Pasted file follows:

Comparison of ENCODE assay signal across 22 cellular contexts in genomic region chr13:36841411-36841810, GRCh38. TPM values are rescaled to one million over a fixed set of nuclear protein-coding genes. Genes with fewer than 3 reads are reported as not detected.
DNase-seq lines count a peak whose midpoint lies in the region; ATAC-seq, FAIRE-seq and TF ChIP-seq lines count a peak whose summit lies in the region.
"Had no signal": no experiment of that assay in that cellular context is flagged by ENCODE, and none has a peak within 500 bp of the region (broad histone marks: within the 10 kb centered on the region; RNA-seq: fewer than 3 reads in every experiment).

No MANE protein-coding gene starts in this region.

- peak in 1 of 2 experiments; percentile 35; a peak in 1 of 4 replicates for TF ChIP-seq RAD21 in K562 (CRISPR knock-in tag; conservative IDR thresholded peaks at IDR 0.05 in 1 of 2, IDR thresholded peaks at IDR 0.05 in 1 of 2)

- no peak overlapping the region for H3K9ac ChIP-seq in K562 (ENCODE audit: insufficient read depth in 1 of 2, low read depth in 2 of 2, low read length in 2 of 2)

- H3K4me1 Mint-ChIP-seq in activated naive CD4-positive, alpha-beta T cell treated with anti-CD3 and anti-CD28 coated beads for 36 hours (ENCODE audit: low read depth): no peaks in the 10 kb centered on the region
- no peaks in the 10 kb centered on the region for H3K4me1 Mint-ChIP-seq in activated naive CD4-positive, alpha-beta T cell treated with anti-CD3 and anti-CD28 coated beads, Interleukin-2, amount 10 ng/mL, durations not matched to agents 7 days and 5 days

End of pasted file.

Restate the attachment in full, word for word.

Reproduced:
Comparison of ENCODE assay signal across 22 cellular contexts in genomic region chr13:36841411-36841810, GRCh38. TPM values are rescaled to one million over a fixed set of nuclear protein-coding genes. Genes with fewer than 3 reads are reported as not detected.
DNase-seq lines count a peak whose midpoint lies in the region; ATAC-seq, FAIRE-seq and TF ChIP-seq lines count a peak whose summit lies in the region.
"Had no signal": no experiment of that assay in that cellular context is flagged by ENCODE, and none has a peak within 500 bp of the region (broad histone marks: within the 10 kb centered on the region; RNA-seq: fewer than 3 reads in every experiment).

No MANE protein-coding gene starts in this region.

- peak in 1 of 2 experiments; percentile 35; a peak in 1 of 4 replicates for TF ChIP-seq RAD21 in K562 (CRISPR knock-in tag; conservative IDR thresholded peaks at IDR 0.05 in 1 of 2, IDR thresholded peaks at IDR 0.05 in 1 of 2)

- no peak overlapping the region for H3K9ac ChIP-seq in K562 (ENCODE audit: insufficient read depth in 1 of 2, low read depth in 2 of 2, low read length in 2 of 2)

- H3K4me1 Mint-ChIP-seq in activated naive CD4-positive, alpha-beta T cell treated with anti-CD3 and anti-CD28 coated beads for 36 hours (ENCODE audit: low read depth): no peaks in the 10 kb centered on the region
- no peaks in the 10 kb centered on the region for H3K4me1 Mint-ChIP-seq in activated naive CD4-positive, alpha-beta T cell treated with anti-CD3 and anti-CD28 coated beads, Interleukin-2, amount 10 ng/mL, durations not matched to agents 7 days and 5 days